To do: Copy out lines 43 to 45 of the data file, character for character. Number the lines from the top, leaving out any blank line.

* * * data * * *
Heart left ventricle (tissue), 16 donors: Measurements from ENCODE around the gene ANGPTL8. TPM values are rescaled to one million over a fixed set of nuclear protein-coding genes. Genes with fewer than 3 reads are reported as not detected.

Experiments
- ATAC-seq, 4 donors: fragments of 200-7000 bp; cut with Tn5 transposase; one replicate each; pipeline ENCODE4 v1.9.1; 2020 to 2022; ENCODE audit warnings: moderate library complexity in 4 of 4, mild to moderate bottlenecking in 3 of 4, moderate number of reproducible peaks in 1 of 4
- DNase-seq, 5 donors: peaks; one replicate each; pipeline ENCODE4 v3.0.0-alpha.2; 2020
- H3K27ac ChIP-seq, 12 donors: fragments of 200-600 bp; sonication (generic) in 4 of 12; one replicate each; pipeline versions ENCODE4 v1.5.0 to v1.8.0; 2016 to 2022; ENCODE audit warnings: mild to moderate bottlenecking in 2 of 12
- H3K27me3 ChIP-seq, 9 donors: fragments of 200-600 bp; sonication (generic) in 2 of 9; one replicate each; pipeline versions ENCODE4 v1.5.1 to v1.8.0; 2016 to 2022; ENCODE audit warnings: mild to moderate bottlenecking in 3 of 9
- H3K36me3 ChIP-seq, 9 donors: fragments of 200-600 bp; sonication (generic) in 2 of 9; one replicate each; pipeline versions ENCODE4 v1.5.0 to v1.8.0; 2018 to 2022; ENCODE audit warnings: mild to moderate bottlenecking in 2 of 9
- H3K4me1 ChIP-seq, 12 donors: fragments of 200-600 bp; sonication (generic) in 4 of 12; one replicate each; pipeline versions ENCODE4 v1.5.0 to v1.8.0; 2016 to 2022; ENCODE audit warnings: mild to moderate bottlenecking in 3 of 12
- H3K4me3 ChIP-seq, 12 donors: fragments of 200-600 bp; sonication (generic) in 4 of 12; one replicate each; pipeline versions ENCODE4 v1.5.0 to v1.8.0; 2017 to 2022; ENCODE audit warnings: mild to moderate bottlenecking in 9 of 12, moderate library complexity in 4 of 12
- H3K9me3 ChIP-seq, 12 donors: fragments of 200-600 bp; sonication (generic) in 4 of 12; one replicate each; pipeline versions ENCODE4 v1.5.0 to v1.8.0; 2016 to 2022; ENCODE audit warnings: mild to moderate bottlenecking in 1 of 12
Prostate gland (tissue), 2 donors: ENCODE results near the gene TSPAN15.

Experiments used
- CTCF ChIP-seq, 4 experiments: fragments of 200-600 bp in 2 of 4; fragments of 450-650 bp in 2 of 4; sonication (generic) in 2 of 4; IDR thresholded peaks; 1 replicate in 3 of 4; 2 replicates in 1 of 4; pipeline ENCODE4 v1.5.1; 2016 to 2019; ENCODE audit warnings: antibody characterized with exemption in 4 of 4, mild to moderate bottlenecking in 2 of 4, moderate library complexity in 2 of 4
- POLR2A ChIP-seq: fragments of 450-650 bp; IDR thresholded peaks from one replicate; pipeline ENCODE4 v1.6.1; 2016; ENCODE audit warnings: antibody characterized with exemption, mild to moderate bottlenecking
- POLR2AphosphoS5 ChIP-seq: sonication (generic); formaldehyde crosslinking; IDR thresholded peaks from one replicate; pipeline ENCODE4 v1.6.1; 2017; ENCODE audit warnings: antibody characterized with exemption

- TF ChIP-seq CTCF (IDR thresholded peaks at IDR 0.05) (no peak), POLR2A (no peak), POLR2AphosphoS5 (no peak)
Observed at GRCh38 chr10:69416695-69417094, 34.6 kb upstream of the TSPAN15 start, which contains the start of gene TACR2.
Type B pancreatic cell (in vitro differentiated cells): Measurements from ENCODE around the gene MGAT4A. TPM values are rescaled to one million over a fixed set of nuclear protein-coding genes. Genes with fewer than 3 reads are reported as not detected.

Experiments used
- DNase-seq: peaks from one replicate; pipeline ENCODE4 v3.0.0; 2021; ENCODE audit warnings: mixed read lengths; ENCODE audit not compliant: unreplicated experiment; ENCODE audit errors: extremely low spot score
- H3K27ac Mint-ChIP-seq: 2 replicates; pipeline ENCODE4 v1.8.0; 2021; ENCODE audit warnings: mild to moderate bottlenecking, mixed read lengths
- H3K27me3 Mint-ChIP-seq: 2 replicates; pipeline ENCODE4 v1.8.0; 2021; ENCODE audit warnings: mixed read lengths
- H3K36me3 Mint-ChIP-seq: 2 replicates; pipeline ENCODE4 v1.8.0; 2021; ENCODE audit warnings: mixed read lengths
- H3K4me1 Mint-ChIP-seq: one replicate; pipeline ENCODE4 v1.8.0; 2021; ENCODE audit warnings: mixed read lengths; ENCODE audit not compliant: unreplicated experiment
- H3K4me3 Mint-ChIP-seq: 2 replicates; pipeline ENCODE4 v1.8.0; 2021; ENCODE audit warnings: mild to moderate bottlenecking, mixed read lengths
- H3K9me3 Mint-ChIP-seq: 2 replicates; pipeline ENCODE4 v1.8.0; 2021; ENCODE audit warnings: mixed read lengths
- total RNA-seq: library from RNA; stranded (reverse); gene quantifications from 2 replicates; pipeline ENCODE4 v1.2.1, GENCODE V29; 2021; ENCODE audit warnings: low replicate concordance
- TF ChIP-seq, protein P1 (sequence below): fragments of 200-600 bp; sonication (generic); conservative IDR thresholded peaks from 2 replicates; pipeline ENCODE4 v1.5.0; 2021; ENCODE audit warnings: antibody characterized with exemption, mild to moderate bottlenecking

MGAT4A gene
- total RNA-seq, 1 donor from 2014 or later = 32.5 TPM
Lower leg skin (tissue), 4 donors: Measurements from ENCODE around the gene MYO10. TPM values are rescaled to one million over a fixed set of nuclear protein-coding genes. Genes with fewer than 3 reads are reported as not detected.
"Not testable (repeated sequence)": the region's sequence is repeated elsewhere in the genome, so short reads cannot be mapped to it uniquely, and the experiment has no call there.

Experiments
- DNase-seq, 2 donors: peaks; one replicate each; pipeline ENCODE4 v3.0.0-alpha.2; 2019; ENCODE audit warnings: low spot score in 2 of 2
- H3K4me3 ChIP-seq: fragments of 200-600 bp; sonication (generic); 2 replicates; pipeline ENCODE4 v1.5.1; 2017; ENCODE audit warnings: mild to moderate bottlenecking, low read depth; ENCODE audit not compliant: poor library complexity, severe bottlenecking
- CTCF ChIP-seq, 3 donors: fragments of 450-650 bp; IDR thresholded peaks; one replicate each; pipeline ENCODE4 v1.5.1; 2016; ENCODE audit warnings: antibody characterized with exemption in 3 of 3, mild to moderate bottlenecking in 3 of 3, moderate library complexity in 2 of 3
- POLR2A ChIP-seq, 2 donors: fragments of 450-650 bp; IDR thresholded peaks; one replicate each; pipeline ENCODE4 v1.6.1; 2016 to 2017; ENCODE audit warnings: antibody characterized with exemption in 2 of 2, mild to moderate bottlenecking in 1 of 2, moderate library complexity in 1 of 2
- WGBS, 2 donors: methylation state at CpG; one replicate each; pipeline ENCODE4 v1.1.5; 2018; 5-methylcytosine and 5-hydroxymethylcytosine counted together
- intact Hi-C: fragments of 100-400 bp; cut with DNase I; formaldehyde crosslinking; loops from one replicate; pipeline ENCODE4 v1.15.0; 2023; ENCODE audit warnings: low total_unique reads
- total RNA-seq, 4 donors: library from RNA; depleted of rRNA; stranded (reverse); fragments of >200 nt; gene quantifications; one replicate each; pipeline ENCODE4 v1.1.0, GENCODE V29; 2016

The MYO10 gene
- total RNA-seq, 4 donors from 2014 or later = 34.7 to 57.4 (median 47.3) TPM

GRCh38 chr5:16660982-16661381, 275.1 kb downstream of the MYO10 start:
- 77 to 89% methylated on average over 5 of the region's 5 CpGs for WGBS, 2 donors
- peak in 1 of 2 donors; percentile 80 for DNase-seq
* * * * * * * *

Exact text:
GRCh38 chr5:16660982-16661381, 275.1 kb downstream of the MYO10 start:
- 77 to 89% methylated on average over 5 of the region's 5 CpGs for WGBS, 2 donors
- peak in 1 of 2 donors; percentile 80 for DNase-seq